Tips for Exams (Mostly Mathematics)
So it seems I’ve taken a fair few exams. I’ve had a variety of different types. I’ll try and give some pointers on what works best for me but generally how you tackle exams is a personal thing.
-Beforehand, know how long your exam is, how many questions there are, whether there is a choice of questions and whether you are allowed a calculator (and of which type).
-Know your bookwork. Well, as much of it as you can remember! Some modules have so much bookwork in the exam that if you don’t know at least some of it you won’t be able to get the top grades. (I class bookwork as definitions, theorems, proofs, examples that you’ve seen before).
-Look at exam papers from previous years if this is possible for you. Some lecturers repeat questions. Some stick to the same order of questions each year. But don’t rely on this. I’ve had a lecturer change up the order of questions a few times.
-If the lecturer provides feedback on exams from previous years, read it. It often includes some hints and tips and highlights the places where most students go wrong. Sometimes feedback can be disheartening though, if the lecturer is harsh, don’t take it personally.
-Remember that structure is important. Make sure your answers flow mathematically. If you have time, explain your steps in a few words. Some methods require a little bit of written explanation.
-If you get the opportunity to see the marked scripts of exams you’ve done previously, go and see them, especially if they are your first ones. You might have made mistakes with the way you structure your answers so it is good to learn how to write mathematics better.
-If you can’t remember a formula, explain what you would do with the formula if you had it. Same goes with if you can’t get something to work. Write out the method as a last resort. I’ve picked up a few marks by doing this.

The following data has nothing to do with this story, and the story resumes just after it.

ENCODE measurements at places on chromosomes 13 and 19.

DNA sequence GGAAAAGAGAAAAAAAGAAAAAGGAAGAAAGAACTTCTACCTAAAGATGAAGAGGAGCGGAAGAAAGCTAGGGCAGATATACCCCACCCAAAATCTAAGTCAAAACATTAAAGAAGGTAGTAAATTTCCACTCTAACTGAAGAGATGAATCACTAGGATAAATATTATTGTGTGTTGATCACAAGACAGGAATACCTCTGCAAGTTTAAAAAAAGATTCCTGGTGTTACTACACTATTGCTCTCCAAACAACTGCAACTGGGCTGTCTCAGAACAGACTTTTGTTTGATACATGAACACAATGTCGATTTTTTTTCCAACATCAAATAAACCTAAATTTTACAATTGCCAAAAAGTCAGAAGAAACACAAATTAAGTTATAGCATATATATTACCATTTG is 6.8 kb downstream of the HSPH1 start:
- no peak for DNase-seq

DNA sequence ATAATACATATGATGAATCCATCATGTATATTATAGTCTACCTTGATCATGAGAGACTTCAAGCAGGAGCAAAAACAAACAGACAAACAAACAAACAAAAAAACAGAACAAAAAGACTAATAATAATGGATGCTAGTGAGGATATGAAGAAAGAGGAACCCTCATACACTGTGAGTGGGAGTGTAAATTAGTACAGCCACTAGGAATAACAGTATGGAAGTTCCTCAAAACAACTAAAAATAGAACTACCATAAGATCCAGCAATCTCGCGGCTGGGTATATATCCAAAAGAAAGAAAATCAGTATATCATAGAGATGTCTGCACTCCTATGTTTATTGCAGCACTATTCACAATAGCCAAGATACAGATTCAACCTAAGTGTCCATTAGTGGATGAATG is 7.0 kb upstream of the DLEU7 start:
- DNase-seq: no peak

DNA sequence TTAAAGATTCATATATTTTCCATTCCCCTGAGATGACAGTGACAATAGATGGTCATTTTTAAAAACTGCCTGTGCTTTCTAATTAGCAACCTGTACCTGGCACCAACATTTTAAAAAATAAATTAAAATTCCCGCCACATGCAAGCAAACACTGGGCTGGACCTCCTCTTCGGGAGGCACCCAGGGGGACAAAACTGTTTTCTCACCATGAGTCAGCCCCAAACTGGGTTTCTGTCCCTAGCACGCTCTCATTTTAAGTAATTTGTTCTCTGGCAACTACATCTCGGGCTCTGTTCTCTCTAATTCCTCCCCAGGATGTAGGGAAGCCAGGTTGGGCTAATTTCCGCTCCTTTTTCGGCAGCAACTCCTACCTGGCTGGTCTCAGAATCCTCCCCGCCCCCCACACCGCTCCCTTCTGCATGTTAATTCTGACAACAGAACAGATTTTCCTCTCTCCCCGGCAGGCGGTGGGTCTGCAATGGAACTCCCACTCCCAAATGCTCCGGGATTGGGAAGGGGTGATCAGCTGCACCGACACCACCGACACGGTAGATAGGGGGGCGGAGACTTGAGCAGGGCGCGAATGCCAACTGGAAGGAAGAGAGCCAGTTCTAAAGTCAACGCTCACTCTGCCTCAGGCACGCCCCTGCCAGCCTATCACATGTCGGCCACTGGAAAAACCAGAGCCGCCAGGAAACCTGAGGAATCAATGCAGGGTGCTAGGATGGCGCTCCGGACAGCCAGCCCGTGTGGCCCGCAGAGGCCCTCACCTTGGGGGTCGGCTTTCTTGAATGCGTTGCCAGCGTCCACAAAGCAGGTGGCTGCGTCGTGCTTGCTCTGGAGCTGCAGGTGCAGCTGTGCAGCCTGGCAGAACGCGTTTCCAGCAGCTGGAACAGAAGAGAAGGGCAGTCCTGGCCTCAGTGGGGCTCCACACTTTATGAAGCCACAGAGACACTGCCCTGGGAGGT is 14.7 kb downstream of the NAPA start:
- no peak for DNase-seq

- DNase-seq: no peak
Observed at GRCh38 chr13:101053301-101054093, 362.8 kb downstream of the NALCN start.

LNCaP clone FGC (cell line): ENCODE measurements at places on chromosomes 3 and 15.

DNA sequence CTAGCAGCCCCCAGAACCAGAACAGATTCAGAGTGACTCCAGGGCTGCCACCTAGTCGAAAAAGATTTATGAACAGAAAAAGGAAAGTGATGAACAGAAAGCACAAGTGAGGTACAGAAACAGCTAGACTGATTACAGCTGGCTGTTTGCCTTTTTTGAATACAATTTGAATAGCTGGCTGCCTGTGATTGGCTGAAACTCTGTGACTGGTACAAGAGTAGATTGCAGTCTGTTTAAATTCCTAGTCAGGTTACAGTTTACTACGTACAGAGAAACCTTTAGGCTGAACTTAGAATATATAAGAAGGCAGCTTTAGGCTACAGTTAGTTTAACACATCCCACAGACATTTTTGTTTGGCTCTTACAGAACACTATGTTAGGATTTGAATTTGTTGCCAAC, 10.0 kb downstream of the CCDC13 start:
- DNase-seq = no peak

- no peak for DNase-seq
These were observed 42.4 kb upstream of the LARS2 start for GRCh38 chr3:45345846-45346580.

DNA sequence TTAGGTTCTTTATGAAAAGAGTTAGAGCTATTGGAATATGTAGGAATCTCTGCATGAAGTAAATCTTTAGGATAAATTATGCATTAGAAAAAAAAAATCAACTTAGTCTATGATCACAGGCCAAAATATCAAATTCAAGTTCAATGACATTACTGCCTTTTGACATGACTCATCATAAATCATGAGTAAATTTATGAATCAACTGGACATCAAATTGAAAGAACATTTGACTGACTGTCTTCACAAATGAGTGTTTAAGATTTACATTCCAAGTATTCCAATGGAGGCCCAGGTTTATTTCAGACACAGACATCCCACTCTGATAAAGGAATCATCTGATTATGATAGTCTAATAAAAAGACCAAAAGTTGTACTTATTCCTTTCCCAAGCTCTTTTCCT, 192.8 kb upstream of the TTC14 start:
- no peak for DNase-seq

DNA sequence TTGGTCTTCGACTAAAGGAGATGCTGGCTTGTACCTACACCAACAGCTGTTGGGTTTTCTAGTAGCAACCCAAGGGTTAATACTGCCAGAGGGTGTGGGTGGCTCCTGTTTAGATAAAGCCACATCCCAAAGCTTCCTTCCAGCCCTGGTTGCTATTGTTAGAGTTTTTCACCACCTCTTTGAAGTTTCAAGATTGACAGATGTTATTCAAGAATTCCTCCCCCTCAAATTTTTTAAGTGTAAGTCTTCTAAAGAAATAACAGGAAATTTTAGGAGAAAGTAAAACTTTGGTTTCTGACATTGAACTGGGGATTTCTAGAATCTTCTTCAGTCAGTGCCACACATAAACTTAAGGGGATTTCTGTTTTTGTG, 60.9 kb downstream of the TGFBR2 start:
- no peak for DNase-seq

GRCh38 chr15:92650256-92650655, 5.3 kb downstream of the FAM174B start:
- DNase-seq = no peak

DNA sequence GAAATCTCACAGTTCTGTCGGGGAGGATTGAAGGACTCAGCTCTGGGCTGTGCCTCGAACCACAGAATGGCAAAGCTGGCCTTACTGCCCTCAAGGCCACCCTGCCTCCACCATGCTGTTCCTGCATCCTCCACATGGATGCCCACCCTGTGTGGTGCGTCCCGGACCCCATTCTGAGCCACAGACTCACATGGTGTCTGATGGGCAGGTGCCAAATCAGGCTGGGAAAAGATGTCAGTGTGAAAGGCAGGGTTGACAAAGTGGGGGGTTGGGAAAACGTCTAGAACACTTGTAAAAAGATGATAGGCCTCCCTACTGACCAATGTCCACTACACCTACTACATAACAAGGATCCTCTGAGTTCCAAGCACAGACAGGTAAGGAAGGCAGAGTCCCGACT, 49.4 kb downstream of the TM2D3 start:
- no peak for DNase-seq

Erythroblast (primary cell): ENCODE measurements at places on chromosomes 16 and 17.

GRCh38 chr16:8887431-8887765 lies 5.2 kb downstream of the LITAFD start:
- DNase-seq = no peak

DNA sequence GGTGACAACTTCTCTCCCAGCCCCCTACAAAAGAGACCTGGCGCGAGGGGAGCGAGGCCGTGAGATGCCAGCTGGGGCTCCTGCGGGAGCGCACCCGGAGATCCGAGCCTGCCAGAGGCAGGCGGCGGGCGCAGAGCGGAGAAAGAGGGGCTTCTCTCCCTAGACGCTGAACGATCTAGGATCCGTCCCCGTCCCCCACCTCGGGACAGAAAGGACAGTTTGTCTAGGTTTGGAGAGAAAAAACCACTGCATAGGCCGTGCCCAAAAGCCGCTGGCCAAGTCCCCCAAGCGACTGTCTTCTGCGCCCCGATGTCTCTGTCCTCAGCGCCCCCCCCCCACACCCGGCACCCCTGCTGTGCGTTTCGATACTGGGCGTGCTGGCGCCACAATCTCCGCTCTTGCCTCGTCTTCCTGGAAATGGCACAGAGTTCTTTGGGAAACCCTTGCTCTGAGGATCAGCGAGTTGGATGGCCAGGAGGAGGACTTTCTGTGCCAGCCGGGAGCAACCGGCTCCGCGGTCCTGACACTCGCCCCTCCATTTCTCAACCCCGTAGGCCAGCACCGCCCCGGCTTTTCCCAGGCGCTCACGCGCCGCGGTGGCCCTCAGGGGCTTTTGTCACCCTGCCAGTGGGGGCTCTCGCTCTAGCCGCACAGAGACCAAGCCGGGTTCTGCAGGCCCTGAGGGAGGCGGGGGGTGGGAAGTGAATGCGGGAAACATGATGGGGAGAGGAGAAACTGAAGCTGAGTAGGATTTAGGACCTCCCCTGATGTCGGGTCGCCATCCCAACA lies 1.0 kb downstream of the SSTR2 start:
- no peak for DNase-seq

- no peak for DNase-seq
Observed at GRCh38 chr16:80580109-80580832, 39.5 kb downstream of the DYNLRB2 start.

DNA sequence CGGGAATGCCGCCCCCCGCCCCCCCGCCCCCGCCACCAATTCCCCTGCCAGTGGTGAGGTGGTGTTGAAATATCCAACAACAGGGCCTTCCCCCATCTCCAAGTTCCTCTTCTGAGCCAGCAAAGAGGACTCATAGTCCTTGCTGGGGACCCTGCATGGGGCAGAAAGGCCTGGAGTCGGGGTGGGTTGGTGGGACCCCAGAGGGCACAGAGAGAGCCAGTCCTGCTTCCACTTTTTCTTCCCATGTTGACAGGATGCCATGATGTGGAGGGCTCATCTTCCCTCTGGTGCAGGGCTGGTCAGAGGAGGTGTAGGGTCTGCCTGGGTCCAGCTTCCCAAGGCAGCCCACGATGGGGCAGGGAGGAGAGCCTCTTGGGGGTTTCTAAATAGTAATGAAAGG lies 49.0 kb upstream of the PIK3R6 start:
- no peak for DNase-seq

-Check whether you are given a formula sheet. If you’re stuck, look at it. Sometimes you’re given vector identities that might help. If you’re not given a formula sheet, write formulae that you struggle to remember down straight away.
-In Statistics, when you need a certain statistical table, look at the contents page of the tables book. You don’t want to be wasting time flicking through all of the pages to find the one you need.
-Make your graph sketches neat, and label them. They don’t have to be perfectly accurate but they have to let the examiner know that you know what that graph should look like.
-Know if it is negatively marked. You don’t want to be randomly guessing if you get deducted marks for incorrect answers.
-Skip questions that are taking too long. Multi-choice exams usually have short time limits.
-If you’re stuck, look at the answers they have provided. Sometimes you can work backwards and rule options out.
-If it is a definition question, read the options very carefully.
-Remember that some multi-choice exams have a ‘none of the above’ option.